The Health Information Act (HIA) deals with complex issues concerning the collection, use, disclosure and protection of health information used in the health-care system. It provides individuals with the right to request access to health records in the custody or control of custodians and covers the actions of affiliates.
As of Aug. 31, 2018, there are new privacy breach reporting requirements that impact Alberta registered nurses and nurse practitioners. In the event of a privacy breach where there is a risk of harm to an individual, health custodians are now required to notify the individual, the Office of the Information and Privacy Commissioner (OPIC) and the minister of health. Penalties for failure to comply with the new legislation may result in large fines of up to $50,000.
HIA defines a privacy breach as “a loss of, unauthorized access to, or unauthorized disclosure of personal information or individually identifying health."
All CARNA members are custodians under HIA unless they are an affiliate of another custodian. Examples of custodians include:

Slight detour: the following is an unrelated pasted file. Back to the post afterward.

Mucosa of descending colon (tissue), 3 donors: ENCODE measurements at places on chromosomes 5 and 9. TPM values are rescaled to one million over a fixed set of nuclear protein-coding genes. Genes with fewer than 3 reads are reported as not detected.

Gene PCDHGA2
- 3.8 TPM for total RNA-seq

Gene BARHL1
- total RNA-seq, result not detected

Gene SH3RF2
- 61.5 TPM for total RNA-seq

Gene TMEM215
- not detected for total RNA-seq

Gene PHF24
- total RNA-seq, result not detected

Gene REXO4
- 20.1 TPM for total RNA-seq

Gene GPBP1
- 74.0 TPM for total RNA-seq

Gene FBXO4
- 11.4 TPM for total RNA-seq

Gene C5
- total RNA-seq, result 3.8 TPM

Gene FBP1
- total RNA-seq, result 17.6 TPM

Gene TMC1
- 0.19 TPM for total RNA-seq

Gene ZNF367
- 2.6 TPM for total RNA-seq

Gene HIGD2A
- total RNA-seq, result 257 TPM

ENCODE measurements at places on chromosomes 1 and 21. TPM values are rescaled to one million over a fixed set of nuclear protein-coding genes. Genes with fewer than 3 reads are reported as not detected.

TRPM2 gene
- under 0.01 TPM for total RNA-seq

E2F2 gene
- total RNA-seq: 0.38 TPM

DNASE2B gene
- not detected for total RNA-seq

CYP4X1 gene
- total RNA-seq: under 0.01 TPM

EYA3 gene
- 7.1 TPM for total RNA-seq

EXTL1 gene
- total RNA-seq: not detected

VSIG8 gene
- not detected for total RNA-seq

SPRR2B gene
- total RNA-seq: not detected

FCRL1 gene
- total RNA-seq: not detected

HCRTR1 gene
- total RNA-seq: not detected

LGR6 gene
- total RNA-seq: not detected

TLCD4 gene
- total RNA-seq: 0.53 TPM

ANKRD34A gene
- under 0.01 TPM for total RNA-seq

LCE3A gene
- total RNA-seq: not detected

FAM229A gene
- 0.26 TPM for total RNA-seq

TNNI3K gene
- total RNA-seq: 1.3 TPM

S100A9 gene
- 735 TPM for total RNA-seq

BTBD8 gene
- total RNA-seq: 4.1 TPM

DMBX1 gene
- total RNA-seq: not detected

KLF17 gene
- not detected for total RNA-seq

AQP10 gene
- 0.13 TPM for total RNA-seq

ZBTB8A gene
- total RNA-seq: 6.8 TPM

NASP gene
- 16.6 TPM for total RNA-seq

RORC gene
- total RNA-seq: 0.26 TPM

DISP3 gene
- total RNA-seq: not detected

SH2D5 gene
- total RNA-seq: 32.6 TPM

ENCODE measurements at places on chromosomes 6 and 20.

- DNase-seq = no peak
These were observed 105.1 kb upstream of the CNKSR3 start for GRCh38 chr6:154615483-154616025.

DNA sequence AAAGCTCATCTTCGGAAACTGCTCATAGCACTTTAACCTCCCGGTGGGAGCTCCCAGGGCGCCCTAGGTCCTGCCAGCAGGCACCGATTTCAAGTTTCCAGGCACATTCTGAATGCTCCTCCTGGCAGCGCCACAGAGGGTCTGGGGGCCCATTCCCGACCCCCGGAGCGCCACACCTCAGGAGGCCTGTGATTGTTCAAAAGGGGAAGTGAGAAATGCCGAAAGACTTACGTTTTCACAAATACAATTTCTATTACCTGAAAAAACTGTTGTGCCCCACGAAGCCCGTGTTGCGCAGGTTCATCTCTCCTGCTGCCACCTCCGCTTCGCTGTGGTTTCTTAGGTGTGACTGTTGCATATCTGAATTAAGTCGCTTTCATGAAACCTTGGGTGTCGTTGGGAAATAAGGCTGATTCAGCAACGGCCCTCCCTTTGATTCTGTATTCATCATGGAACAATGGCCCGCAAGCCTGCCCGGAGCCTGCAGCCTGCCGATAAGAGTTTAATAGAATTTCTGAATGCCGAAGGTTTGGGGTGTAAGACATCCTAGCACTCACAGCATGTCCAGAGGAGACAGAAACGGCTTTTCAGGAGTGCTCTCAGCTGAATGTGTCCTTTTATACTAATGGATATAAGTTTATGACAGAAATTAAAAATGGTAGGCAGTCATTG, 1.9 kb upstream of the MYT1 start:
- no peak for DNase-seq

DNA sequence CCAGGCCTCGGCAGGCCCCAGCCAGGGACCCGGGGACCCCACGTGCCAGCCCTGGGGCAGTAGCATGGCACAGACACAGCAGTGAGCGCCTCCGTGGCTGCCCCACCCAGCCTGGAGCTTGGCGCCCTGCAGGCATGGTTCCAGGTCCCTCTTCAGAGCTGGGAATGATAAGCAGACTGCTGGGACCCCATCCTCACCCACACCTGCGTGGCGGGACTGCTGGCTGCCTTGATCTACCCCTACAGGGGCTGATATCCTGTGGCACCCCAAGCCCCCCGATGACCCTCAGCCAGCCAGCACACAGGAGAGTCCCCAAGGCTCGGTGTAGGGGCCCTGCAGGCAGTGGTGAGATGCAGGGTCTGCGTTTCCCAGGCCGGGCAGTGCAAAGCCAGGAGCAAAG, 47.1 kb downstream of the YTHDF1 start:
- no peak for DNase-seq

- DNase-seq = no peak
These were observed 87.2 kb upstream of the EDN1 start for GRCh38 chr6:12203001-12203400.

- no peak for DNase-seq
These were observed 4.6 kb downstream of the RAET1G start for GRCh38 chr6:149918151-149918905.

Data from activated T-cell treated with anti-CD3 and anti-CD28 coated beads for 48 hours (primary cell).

Registered nurses employed by these organizations are affiliates. An "affiliate" is:
As a custodian, your responsibility is to ensure safeguards are in place to avoid potential privacy breaches. This includes taking reasonable steps to maintain administrative, technical and physical safeguards that will protect against anticipated threats or hazards to the security or integrity of health information or loss of health information. In the event that a privacy breach occurs, the custodian’s role is to:
As an affiliate, your role is to understand and comply with the legislation and policies your employer has in place and notify the custodian of a privacy breach.
OIPC and the Minister of Health have specific forms that are required for their notification on their websites.
When notifying an individual of the breach, the custodian must provide the individual with:
There may be times when a custodian determines it is not appropriate to provide notice to the individual regarding the breach, including circumstances where it could be reasonably expected to result in a risk of harm to the individual’s mental or physical health. In this instance, the custodian must immediately give notice to the OPIC of the decision not to notify the individual, and the reasons for that decision.
Further information regarding the reporting of breaches can be found in the Health Information Act Regulations, section 8.2(4).